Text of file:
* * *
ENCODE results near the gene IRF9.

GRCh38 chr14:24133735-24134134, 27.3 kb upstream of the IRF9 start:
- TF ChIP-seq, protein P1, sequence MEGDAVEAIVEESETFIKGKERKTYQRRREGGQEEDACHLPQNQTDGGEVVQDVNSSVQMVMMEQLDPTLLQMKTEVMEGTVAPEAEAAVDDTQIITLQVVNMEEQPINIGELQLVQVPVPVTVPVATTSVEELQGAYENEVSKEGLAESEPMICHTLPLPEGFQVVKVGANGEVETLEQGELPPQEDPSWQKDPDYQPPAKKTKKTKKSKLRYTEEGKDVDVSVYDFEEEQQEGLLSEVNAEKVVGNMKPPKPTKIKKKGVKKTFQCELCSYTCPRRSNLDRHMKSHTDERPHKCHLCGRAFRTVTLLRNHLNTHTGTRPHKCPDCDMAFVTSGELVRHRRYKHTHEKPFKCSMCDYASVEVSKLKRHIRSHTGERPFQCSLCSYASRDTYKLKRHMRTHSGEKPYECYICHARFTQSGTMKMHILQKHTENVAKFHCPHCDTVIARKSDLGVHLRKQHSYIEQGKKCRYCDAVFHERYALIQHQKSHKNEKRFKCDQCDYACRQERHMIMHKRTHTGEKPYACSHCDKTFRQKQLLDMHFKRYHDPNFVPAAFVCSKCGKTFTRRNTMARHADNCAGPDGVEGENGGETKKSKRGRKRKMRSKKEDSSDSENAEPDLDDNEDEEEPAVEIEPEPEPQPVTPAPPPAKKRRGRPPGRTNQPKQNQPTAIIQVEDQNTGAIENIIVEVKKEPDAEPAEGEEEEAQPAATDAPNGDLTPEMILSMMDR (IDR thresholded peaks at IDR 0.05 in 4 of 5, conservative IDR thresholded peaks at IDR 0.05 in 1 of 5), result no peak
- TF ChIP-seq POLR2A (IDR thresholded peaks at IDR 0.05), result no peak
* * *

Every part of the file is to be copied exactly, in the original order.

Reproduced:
ENCODE results near the gene IRF9.

GRCh38 chr14:24133735-24134134, 27.3 kb upstream of the IRF9 start:
- TF ChIP-seq, protein P1, sequence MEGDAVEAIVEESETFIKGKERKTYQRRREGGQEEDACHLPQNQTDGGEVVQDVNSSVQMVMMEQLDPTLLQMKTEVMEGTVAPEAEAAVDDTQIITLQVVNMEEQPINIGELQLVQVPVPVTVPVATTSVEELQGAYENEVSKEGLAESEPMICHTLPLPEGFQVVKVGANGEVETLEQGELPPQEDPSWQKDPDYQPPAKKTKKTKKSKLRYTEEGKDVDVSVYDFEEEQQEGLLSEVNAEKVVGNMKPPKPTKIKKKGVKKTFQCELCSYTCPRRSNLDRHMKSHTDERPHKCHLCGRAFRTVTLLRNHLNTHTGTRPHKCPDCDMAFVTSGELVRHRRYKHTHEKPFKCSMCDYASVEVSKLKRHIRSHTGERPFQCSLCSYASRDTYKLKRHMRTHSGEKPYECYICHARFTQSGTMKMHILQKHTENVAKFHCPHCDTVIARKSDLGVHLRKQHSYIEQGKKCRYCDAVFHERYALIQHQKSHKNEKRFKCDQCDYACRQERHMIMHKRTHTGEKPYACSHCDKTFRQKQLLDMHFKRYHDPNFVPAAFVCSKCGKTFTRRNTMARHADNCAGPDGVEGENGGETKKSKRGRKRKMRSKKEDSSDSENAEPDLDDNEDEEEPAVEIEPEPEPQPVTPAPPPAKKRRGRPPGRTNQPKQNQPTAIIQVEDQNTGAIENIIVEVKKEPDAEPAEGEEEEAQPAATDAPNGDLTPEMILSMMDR (IDR thresholded peaks at IDR 0.05 in 4 of 5, conservative IDR thresholded peaks at IDR 0.05 in 1 of 5), result no peak
- TF ChIP-seq POLR2A (IDR thresholded peaks at IDR 0.05), result no peak